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PostPosted: Wed May 08, 2013 4:19 pm 
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Joined: Mon Aug 16, 2010 11:26 am
Posts: 81
Location: London, United Kingdom
Real Name: Stephen Martindale
Since my wife and I started climbing on traditional gear, we have had a huge amount of fun and learned one or two things. Amongst those, the biggest being the true meaning of "benighted" and exactly how much we have yet to learn.

One particular problem seems to raise its head quite frequently: communication.

We have tried the time honoured method of yelling really loudly and found that, even over a meagre twenty horizontal metres, it doesn't work if one of you is down wind of the other and you have a proper Cape Town breeze blowing. (Interestingly, vertical distance never seems to be a problem.)

We have tried the new-fangled rope-tug method, too. It seems scuppered by rope drag (particularly on the grades we're climbing) and uncertainty and the complete inability to communicate anything outside of a few pre-determined protocols: safe, off-belay, on-belay, climbing...

On occasion, when out of communication, I've wished I had a better way and wondered whether two-way radios would work. Would they?

I hear that some only work over line of sight but wonder if they'd work round slight corners (such as bulges on a route) over such a short distance? (50 metres maximum) I have also wondered whether granite or grit would pose problems since granite, unlike sandstone, conducts electricity.

These Zartek Pro 8s seem cheap enough: http://www.zartek.co.za/pro1.htm
What about them?


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PostPosted: Wed May 08, 2013 4:57 pm 
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Joined: Mon Apr 02, 2007 9:40 am
Posts: 766
Location: Stellenbosch
Real Name: Nic Le Maitre
Short answer, yes they do work. Are they worth it? (think of the gear you could buy instead...) IMO: No, not really, not unless you are planning an a big wall trip in Yosemite or Patagonia. They add weight, you have to charge them/change batteries, the frequencies are open to all (no licence required) so you will get lots of other chatter too and they break and then you are back to where you started.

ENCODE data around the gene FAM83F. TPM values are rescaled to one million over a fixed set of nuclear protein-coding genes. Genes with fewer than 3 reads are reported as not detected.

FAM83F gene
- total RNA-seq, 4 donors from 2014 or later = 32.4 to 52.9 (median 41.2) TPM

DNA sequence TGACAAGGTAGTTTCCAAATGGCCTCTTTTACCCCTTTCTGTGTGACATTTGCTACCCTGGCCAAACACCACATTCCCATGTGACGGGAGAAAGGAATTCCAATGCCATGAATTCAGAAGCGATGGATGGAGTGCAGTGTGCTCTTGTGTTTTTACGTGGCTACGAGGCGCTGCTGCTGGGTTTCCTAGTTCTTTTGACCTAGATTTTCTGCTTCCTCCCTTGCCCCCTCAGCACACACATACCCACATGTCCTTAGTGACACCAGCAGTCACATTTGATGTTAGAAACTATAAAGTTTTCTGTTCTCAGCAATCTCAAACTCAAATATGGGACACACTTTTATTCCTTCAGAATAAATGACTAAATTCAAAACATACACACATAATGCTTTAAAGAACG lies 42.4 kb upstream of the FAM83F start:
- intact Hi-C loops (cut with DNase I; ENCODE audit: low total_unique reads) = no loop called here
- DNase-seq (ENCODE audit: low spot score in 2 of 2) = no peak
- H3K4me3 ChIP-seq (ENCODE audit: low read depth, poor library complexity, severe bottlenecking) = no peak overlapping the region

A better system - taught to me by Hann is this:
You lead off, climb, get to the stance, stick in a few pieces (use screwgates if climbing with Old Smelly) and shout "Safe, off belay".
If you do not hear a response then immediately put your partner on belay and pull up the rope through your belay device - that way, when the rope comes tight on your partner, he/she can immediately derig the stance and start climbing knowing that he/she is safe and on belay.
Likewise your partner does not take you off belay unless they clearly hear you say "Off belay". If they don't hear the command they feed rope out as you would while normally belaying until they are out of rope, then they derig and start climbing.

This is a fail-safe system, with no real downsides that I can see.

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Nic


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PostPosted: Wed May 08, 2013 11:23 pm 
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Joined: Fri Sep 25, 2009 11:21 am
Posts: 265
Real Name: Henk Grobler
Echo what Nic said. Something about radio's goes against the ethos of trad for me. Just my silly morals I suppose.

Learn to wistle like Heidi and Peter. In the interim a lightweigt emergency wistle might help on windy days.

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PostPosted: Thu May 09, 2013 7:57 am 
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Joined: Wed May 04, 2005 7:25 am
Posts: 235
Location: Durban
Real Name: Russell Warren
My wife and I use radios and have not regretted doing so at all. She made pouches for the radios that fit on the shoulder strap of our little backpacks we normally use when trad climbing and I use the voice activated mode so it is a hands free operation. It has certainly made it quite a bit safer.


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PostPosted: Thu May 09, 2013 10:03 am 
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Joined: Mon Feb 06, 2006 2:15 pm
Posts: 27
I have used a set of the little license free radios (line of sight +/- 5 KM). They work well on Multi pitch climbs, also made little pouches that sit on the shoulder strap of a back pack, voice activation is a pain as the VOX picks up the wind and activates, especially when its windy. Also set a sub tone so you don't hear every one else s garbage on the channel.

Though most time now I either forget them at home and only now a days use them on very long routes where wind and belay positions cause problem after shouting does not work.

Even managed to have a chat with another group of climbers once, they were climbing on the fountain ledge on TM and we just topped Lions Head after finishing Clifton crest.

I find on most of my trad climbs that I just extend the belay to the lip or edge so that I have visual contact. Though not always possible, when in doubt, always place your partner on belay and rather feed the excess rope through the system.


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PostPosted: Thu May 09, 2013 10:13 am 
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Joined: Fri Sep 22, 2006 1:45 pm
Posts: 594
Location: Aberdeen, Scotland
We've got some good quality motorola ones we got in the US, mainly for keeping in touch when out skiing, but have occasionally taken them when out doing winter routes (you think Cape Town gets proper breezes??). Found them pretty useful; we normally just press "call" button either once or twice when on belays or setting off, meeans you don't have to unclip it from harness to talk.